AXA said this was part of its long-term strategic plan to exit the UK savings market. The French-based insurer said it is concentrating on emerging markets which are seen to have more growth potential for savings. However, the company will continue to offer health insurance and asset management within the UK. It’s multi-manager arm, Architas, is not of this deal and will become part of AXA’s global life & savings division.

Equity Income Fund Exits

Two more funds were kicked out of the Investment Association’s UK Equity Income sector this month, for failing to meet its yield requirements.

The latest two casualties were Evenlode Income, with £524 million assets under management, and the £127 million Montanaro UK Income which was the top-performing fund in the sector last year.

This brings to total of income funds expelled from this sector to 20 – including funds run by Invesco Perpetual, Henderson, Schroders and Rathbones – increasing pressure on the IA to reform its current guidelines.

The majority of these funds have been ejected from this sector for failing to meet its requirement to deliver an income that is 110% of the FTSE All Share index over a rolling three-year period. Montanaro was ejected through for failing to deliver 90% of the FTSE All Share yield over one year.

Hugh Yarrow, co-manager on the Evenlode fund criticised the IA’s “arbitrary” parameters on the Equity Income sector. He said this move and added the move would not affect the managers’ approach.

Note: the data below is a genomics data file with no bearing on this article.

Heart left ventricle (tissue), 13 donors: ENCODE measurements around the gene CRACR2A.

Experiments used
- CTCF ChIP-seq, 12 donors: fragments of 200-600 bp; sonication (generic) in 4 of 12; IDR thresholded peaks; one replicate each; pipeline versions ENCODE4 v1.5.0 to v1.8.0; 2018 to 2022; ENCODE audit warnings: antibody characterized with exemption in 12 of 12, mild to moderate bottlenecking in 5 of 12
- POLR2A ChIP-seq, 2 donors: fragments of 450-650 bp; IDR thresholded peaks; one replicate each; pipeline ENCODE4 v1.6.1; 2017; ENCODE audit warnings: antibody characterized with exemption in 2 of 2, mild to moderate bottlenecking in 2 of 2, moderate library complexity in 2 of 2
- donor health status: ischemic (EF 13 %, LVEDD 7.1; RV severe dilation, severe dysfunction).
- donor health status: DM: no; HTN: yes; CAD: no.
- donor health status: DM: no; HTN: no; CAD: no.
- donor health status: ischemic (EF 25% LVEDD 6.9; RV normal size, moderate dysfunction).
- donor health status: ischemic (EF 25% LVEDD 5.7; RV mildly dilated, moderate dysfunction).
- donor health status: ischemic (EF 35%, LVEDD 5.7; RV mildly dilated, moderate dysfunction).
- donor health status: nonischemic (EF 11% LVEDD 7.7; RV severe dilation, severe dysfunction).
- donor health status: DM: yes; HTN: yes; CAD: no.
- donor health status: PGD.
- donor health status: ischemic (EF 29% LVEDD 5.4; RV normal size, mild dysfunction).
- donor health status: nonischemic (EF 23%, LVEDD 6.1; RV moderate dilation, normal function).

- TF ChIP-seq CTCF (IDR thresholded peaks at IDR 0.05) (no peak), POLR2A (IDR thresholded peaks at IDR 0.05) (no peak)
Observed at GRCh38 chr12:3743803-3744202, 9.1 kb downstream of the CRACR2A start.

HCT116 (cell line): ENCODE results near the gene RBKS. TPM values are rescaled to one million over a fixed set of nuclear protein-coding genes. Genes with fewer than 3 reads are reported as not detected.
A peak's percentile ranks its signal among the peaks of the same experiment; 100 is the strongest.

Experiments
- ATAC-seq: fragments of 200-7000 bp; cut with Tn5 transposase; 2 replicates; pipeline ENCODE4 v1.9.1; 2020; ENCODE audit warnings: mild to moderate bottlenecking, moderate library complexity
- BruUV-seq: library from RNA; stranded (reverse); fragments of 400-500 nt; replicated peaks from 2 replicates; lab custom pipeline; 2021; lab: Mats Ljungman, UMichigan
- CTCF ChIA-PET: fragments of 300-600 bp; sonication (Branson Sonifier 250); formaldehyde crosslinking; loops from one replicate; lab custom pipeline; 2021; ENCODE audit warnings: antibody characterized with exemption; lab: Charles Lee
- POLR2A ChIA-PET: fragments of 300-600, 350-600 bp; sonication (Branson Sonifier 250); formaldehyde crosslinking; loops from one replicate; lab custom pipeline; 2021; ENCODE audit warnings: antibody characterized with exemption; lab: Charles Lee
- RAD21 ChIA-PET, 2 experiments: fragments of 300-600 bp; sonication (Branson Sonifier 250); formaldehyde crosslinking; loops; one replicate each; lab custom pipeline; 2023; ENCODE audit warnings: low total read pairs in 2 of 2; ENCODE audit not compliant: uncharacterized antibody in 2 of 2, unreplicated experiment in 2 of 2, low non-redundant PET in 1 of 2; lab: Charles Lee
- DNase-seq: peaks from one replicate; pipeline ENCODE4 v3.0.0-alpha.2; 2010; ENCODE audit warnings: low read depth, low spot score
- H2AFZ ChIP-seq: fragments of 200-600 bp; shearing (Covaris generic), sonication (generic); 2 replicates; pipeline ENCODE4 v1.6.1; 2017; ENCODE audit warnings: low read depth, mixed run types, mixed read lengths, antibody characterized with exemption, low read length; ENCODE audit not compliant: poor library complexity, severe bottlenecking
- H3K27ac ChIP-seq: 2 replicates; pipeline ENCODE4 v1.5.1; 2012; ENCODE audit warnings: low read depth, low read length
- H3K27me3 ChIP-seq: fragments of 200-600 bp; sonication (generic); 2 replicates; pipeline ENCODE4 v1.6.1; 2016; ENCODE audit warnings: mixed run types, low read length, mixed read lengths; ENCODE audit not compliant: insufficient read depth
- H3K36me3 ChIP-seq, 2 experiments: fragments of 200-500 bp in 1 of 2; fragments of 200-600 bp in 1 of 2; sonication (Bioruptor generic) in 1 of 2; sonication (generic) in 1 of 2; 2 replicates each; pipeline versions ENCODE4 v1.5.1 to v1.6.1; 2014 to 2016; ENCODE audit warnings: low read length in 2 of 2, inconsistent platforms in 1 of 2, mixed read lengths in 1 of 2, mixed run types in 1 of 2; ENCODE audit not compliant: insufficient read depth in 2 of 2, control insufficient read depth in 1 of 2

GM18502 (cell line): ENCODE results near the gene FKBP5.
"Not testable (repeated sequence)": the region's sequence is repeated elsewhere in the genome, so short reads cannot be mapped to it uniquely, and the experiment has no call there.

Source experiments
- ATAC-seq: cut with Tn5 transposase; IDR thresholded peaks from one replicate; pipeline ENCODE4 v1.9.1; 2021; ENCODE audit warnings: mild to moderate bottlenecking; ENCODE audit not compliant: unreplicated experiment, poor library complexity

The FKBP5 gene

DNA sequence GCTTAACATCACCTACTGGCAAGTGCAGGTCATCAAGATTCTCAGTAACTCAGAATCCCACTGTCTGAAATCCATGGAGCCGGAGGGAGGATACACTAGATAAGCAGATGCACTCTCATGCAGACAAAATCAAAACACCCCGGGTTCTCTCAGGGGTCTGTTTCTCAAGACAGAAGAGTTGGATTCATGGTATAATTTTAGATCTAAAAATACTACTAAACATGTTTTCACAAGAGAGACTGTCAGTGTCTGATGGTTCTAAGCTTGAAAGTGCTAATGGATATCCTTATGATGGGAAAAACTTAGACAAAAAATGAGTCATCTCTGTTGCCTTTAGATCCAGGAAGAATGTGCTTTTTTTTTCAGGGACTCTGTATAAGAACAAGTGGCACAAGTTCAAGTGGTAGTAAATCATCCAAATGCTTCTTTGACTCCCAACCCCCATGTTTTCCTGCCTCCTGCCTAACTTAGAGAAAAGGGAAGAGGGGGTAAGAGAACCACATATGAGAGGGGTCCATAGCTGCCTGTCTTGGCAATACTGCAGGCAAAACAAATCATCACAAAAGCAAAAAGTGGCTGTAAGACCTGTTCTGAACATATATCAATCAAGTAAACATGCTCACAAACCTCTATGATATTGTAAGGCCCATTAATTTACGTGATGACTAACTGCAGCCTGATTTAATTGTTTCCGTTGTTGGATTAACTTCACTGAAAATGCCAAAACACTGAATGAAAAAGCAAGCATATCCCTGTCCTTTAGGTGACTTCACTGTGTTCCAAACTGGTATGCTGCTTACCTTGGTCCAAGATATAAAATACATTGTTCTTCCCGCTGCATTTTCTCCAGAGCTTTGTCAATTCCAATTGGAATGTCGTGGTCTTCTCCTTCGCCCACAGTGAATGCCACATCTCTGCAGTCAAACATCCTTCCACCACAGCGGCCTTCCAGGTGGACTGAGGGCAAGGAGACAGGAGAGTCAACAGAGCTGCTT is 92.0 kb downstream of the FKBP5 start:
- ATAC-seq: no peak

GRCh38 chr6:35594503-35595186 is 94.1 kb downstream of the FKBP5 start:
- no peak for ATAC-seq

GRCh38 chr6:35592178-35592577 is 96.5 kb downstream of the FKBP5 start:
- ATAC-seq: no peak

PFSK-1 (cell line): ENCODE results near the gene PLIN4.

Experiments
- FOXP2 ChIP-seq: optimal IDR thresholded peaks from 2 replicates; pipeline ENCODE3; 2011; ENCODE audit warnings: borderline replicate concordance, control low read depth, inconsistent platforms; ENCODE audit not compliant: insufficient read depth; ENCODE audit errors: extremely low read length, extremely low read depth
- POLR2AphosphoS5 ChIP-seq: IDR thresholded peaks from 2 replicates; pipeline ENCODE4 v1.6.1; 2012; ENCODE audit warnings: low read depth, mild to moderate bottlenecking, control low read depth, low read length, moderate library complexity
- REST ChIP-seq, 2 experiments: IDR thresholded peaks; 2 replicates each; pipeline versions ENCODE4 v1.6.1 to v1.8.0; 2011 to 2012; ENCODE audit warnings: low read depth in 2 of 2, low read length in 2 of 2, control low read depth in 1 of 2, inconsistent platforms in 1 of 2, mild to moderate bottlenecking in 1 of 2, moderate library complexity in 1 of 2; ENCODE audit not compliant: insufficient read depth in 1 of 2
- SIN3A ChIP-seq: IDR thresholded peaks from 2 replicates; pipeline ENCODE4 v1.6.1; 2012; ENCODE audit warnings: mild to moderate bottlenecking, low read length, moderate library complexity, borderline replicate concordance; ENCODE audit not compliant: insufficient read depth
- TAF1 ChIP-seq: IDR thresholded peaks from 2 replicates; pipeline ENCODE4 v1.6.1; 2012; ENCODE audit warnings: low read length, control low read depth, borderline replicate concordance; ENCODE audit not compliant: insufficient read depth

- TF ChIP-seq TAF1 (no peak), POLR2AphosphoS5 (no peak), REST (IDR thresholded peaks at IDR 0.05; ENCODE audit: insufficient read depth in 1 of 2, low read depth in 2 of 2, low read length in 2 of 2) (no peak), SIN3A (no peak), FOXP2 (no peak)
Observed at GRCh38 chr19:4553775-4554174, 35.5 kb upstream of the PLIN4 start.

Charles Monanaro, manager of his eponymous fund, was also highly critical of the IA’s “bizarre” decision that had seen his fund jettisoned from the sector. He pointed out that if the starting NAV of the fund was used to calculate its yield, rather than then final NAV then it would have met the IA’s requirement. It claimed it was being punished for delivering growth to investors.

The IA is now consulting with its members over a possible change to these criteria.

Commercial Property Funds Hit by Brexit Fears

Five commercial property funds run by Aberdeen, Henderson, M&G, Threadneedle and Standard Life Investments have altered their pricing in a bid to stem outflows.

A sudden spike in the number of sellers have caused these fund managers to move from an “offer” to the lower “bid” or “mid” price – effectively reducing the value of investors holdings by between 5% and 6.25%.

This moves comes amid fears of investors taking profits ahead of the Brexit vote. Commercial Property funds have enjoyed good returns in recent years, but there are a fears that if the UK votes to leave the EU this will damage the buoyant property market in the South East, and so impact on returns in these funds.